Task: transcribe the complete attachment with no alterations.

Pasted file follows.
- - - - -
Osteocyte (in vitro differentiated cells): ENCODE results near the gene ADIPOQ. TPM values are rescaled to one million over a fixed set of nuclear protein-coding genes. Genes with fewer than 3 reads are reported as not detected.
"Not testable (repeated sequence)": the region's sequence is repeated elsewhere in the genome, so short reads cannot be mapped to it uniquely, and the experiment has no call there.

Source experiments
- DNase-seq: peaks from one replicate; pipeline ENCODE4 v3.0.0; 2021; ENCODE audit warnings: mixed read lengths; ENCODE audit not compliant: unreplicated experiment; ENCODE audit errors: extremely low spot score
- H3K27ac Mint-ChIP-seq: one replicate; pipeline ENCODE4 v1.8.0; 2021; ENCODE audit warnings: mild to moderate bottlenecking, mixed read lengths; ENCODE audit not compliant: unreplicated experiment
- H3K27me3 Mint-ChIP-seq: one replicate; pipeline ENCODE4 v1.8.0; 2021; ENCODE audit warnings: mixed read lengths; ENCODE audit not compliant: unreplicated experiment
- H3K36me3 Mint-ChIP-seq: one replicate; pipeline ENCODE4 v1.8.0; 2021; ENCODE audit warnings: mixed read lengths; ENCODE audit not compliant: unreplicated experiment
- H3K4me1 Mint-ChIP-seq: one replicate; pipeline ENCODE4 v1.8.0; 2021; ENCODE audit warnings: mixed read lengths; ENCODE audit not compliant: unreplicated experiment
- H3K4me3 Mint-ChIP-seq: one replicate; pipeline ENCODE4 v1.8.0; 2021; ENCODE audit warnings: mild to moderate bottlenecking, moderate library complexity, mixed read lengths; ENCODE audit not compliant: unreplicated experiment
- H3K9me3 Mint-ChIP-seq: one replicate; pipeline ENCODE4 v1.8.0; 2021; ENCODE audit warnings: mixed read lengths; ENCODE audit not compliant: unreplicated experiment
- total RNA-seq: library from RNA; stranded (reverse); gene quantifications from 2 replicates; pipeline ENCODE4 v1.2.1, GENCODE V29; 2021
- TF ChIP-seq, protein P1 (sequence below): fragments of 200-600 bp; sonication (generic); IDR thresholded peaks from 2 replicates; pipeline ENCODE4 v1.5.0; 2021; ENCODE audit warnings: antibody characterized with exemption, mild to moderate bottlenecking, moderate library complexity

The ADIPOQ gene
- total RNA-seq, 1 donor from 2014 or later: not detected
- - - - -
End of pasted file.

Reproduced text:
Osteocyte (in vitro differentiated cells): ENCODE results near the gene ADIPOQ. TPM values are rescaled to one million over a fixed set of nuclear protein-coding genes. Genes with fewer than 3 reads are reported as not detected.
"Not testable (repeated sequence)": the region's sequence is repeated elsewhere in the genome, so short reads cannot be mapped to it uniquely, and the experiment has no call there.

Source experiments
- DNase-seq: peaks from one replicate; pipeline ENCODE4 v3.0.0; 2021; ENCODE audit warnings: mixed read lengths; ENCODE audit not compliant: unreplicated experiment; ENCODE audit errors: extremely low spot score
- H3K27ac Mint-ChIP-seq: one replicate; pipeline ENCODE4 v1.8.0; 2021; ENCODE audit warnings: mild to moderate bottlenecking, mixed read lengths; ENCODE audit not compliant: unreplicated experiment
- H3K27me3 Mint-ChIP-seq: one replicate; pipeline ENCODE4 v1.8.0; 2021; ENCODE audit warnings: mixed read lengths; ENCODE audit not compliant: unreplicated experiment
- H3K36me3 Mint-ChIP-seq: one replicate; pipeline ENCODE4 v1.8.0; 2021; ENCODE audit warnings: mixed read lengths; ENCODE audit not compliant: unreplicated experiment
- H3K4me1 Mint-ChIP-seq: one replicate; pipeline ENCODE4 v1.8.0; 2021; ENCODE audit warnings: mixed read lengths; ENCODE audit not compliant: unreplicated experiment
- H3K4me3 Mint-ChIP-seq: one replicate; pipeline ENCODE4 v1.8.0; 2021; ENCODE audit warnings: mild to moderate bottlenecking, moderate library complexity, mixed read lengths; ENCODE audit not compliant: unreplicated experiment
- H3K9me3 Mint-ChIP-seq: one replicate; pipeline ENCODE4 v1.8.0; 2021; ENCODE audit warnings: mixed read lengths; ENCODE audit not compliant: unreplicated experiment
- total RNA-seq: library from RNA; stranded (reverse); gene quantifications from 2 replicates; pipeline ENCODE4 v1.2.1, GENCODE V29; 2021
- TF ChIP-seq, protein P1 (sequence below): fragments of 200-600 bp; sonication (generic); IDR thresholded peaks from 2 replicates; pipeline ENCODE4 v1.5.0; 2021; ENCODE audit warnings: antibody characterized with exemption, mild to moderate bottlenecking, moderate library complexity

The ADIPOQ gene
- total RNA-seq, 1 donor from 2014 or later: not detected